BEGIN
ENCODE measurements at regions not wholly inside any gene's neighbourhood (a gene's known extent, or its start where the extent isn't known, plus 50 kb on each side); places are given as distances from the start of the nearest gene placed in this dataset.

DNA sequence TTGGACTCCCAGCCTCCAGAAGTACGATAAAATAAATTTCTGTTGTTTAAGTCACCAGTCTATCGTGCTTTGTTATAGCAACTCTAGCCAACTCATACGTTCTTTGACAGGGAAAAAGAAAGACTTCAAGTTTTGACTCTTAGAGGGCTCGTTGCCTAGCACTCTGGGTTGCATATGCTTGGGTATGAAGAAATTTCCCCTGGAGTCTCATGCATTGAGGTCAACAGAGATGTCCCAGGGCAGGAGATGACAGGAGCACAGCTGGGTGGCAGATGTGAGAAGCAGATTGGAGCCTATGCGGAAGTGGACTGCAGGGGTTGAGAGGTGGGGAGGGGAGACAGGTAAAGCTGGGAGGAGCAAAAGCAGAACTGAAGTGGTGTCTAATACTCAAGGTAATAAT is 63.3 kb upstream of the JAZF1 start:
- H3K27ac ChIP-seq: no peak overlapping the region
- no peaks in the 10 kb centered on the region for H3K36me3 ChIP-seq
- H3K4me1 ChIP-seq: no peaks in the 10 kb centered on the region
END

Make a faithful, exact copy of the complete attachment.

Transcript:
ENCODE measurements at regions not wholly inside any gene's neighbourhood (a gene's known extent, or its start where the extent isn't known, plus 50 kb on each side); places are given as distances from the start of the nearest gene placed in this dataset.

DNA sequence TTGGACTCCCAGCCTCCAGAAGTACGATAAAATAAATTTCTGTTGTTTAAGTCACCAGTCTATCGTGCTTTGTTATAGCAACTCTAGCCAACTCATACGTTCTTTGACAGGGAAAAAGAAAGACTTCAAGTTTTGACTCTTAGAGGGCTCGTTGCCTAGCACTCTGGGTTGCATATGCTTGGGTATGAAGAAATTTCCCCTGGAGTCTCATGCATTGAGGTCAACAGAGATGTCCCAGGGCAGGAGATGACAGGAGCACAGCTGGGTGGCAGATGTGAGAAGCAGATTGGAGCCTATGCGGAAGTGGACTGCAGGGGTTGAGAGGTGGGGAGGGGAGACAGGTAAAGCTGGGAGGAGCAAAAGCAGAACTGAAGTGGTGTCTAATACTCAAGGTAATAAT is 63.3 kb upstream of the JAZF1 start:
- H3K27ac ChIP-seq: no peak overlapping the region
- no peaks in the 10 kb centered on the region for H3K36me3 ChIP-seq
- H3K4me1 ChIP-seq: no peaks in the 10 kb centered on the region